The upcoming contest should be met with the highest level of intensity that Iowa State can muster. Kansas State has the same record and the winner of this game can claim a stake as the spoiler for the 2020 season. There is a lot on the line for both programs. It is truly what a late-season rivalry game should be.

Kansas State plays similarly to the way they have played for 30 years. A veteran and good offensive line paving the way for pedestrian backs and a dual-threat quarterback that is hard to account for defensively. If there are a weakness and difference between this team and the Snyder-era teams, it is on the defensive side of the ball.

KSU gives up a large per carry average in the run game. This staff has emphasized pass coverage a bit more and sacrificed some of its stodgy run defense. It is a calculated move because the pace of a game against Kansas State is slightly slower than a tortoise. This forces efficiency and mitigates some of the run defense deficiency.

The onus will be on Iowa State to capitalize on the run game first and to continue to apply pressure in the run game for 4 quarters. Kansas State is capable of frustrating the passing game of Iowa State, though I do not believe they are well suited to stop the quick swings and RB checks that are available to Iowa State. Nor do I believe they are capable of bottling up Charlie Kolar or Chase Allen in the passing game.

As on offense, the defense must bring its A-game against the run. This will depend largely on the defensive line play as they must spill the run game to the linebackers who I expect to have a much better game than they did on Saturday. Kansas State does not have the speed that Kansas does in the backfield which should benefit the run fit discipline for Iowa State.

Skylar Thompson will make plays and KSU will score. But, so will Iowa State. I am expecting a double-digit margin for Iowa State. Which will set up a bowl match-up against a daunting foe.

9 wins are the pinnacle of Iowa State football. It is an elite total even with one being in a bowl game. While this team has misfired at times this season, it remains possible to make a mark in Iowa State football lore and set the stage for a highly anticipated follow-up campaign.

A Final Word on Coaching Rumors

It is that time of year where the coaching carousel becomes relevant to up and coming programs like Iowa State. Florida State and Arkansas have axed their coaches and both are pandering rumors about Matt Campbell’s interest in the jobs. USC is likely to make a change, Michigan State is in line to possibly make a change, and there will likely be one or two more surprise moves at solid schools.

Matt Campbell will be a candidate for every job opening until he takes one of them. It is possible that he could choose a job, lobby for it, and get it at just about any institution. The NFL will call as well. Guaranteed.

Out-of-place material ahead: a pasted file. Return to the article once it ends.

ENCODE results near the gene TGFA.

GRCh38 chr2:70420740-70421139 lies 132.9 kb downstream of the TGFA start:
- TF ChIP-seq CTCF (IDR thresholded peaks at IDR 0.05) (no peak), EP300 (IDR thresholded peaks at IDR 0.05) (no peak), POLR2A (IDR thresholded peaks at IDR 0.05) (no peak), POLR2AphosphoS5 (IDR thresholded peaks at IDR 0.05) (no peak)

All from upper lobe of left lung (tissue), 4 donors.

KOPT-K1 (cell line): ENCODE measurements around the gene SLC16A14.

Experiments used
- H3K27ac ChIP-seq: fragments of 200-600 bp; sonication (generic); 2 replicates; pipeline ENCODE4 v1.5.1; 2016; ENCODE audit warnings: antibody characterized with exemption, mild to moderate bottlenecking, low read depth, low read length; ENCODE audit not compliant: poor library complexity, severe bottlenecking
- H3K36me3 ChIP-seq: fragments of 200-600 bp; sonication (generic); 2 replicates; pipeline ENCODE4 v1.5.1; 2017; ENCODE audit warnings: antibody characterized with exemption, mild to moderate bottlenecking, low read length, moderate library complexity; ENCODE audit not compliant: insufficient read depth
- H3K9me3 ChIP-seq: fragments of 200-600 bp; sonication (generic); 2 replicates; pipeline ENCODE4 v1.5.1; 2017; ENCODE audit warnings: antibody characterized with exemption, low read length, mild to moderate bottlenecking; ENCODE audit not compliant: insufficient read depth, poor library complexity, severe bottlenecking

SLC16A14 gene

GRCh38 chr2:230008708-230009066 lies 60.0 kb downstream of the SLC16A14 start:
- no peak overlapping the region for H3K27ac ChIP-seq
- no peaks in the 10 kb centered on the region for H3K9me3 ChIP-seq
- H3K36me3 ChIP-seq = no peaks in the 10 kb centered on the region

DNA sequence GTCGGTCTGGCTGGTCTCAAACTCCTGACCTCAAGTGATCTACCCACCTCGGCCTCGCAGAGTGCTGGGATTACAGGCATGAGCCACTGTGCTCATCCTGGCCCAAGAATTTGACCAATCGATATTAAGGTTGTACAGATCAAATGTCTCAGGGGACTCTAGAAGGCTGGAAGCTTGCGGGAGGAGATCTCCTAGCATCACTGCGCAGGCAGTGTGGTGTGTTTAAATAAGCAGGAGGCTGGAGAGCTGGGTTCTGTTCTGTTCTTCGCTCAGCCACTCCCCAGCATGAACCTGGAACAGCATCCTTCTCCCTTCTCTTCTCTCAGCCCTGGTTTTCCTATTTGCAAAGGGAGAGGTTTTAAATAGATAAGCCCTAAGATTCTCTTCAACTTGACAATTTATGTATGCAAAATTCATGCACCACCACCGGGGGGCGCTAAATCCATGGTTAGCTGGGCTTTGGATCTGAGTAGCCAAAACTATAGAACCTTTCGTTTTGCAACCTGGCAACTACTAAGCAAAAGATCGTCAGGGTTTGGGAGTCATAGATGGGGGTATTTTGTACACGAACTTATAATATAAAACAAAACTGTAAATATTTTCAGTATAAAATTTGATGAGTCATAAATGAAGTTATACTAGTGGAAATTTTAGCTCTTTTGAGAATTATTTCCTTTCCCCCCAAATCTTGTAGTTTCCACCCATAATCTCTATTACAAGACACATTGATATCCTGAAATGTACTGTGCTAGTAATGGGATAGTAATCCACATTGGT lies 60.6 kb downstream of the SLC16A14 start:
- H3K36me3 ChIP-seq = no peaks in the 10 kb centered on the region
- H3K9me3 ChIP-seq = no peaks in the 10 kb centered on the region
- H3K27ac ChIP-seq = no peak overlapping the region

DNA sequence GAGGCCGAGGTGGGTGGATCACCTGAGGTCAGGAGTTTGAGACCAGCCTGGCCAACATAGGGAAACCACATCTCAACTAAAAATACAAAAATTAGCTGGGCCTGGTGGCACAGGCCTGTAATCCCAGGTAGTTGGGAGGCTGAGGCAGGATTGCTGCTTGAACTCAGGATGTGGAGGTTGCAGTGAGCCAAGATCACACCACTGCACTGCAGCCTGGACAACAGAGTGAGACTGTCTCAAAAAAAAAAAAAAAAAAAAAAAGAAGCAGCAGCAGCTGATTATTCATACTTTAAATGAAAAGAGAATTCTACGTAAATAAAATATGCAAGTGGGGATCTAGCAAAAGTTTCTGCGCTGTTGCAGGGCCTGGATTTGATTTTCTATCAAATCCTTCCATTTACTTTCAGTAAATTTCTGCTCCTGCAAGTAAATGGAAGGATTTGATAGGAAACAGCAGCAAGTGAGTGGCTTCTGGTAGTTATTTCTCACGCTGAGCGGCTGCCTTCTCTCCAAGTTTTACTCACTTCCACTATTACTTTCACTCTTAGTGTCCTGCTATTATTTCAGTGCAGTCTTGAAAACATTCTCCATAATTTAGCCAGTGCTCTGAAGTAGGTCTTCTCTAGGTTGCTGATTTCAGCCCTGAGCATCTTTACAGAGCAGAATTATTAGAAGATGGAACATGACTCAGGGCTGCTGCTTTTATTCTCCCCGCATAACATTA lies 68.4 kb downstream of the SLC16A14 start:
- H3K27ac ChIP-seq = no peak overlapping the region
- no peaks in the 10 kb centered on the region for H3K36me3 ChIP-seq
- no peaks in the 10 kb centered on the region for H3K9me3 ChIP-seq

I have no idea what Coach Campbell’s career aspirations are or what might be most important to him as his life moves forward. But, I do have an uneducated opinion.

Coach Campbell is in a great spot to accomplish what has never been accomplished at Iowa State. He returns a quarterback he likes, a running back he likes, a solid defensive foundation, and will be incorporating a highly talented redshirt class into the mix. He is a midwestern guy with values and lifestyle reflective of the area in which he now coaches. If he stays, I fully expect Jamie Pollard to seek to extend his contract yet again this year.

Arkansas was destroyed by Bret Bielema and Chad Morris never had a chance. Neither does the next coach. While Arkansas is a fit for Coach Campbell and they need to hire a coach with a Big 12 versus an SEC mentality and recruiting footprint, the chances of Coach Campbell taking on that task with what he would be leaving on the table at Iowa State is remote.

Florida State could enjoy a quick turnaround with the right fit. Coach Campbell could accomplish that. The ACC provides the opportunity to win big now. But, the culture there has suffered and its previous culture is distinct from that of a midwestern school and staff. I don’t see the fit unless the money is outrageous.

USC, who wouldn’t want that — including Urban Meyer. Now, Michigan State, should it come open would be interesting. There are pieces to work with there, the setting is comfortable, and the profile is high enough to attract someone of Coach Campbell’s ilk. But, I do not believe Coach Campbell has any intention of leaving behind what he thinks he has at Iowa State.

Finally, if he does leave, then what is there for Iowa State? A solid to an excellent roster of talent. A track record of winning football, and an opportunity to succeed out of the gate. That type of program attracts a good coach. There are options on the current staff. Jason Candle is still available at Toledo and would be a seamless transition. A top candidate looking to either get back in the game or move to the Power 5 would be the expectation. Either way, Iowa State is in a good position and regression, regardless of who the coach is, should not be in the cards.

My two cents.

J

Jay Jordan

editor

A graduate of Parkersburg High School, Iowa State University, and SMU Dedman School of Law. I am a practicing attorney and business consultant in the morning and an armchair quarterback in the afternoon. I played at Iowa State under Jim Walden. Turned a football obsessed hobby in to writing beginning with a stint at Wide Right and Natty Lite during the 2015 season. I am currently the Film Room writer and contributor at landgrantguantlet.com, will be a co-host on Big 12 recruiting podcast, The OV, and am an analyst here at Cylcone Fanatic.